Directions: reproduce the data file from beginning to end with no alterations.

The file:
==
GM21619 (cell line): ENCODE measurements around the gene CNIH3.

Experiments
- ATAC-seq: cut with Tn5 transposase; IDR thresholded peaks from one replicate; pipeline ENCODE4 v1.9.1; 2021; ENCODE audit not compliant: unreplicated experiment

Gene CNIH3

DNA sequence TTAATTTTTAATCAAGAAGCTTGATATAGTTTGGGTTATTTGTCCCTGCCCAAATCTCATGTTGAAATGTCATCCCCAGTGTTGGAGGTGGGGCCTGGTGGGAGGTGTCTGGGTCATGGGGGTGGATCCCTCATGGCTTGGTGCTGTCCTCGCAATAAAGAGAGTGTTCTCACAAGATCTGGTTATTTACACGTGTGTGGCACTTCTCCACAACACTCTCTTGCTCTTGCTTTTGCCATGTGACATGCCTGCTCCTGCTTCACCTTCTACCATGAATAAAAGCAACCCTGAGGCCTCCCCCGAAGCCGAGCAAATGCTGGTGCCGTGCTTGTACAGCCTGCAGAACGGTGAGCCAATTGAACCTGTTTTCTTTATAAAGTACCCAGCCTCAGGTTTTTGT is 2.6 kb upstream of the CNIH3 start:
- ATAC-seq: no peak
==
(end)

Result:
GM21619 (cell line): ENCODE measurements around the gene CNIH3.

Experiments
- ATAC-seq: cut with Tn5 transposase; IDR thresholded peaks from one replicate; pipeline ENCODE4 v1.9.1; 2021; ENCODE audit not compliant: unreplicated experiment

Gene CNIH3

DNA sequence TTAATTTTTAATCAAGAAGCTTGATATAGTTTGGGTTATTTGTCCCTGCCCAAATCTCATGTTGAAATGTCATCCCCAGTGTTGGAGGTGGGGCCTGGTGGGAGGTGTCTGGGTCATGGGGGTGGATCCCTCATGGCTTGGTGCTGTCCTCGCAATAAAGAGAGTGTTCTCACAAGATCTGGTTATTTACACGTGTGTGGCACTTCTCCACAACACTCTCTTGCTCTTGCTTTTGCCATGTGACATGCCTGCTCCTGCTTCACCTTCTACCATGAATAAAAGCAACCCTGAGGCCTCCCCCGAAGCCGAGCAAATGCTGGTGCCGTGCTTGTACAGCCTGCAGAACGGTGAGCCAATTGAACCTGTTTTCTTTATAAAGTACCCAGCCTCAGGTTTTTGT is 2.6 kb upstream of the CNIH3 start:
- ATAC-seq: no peak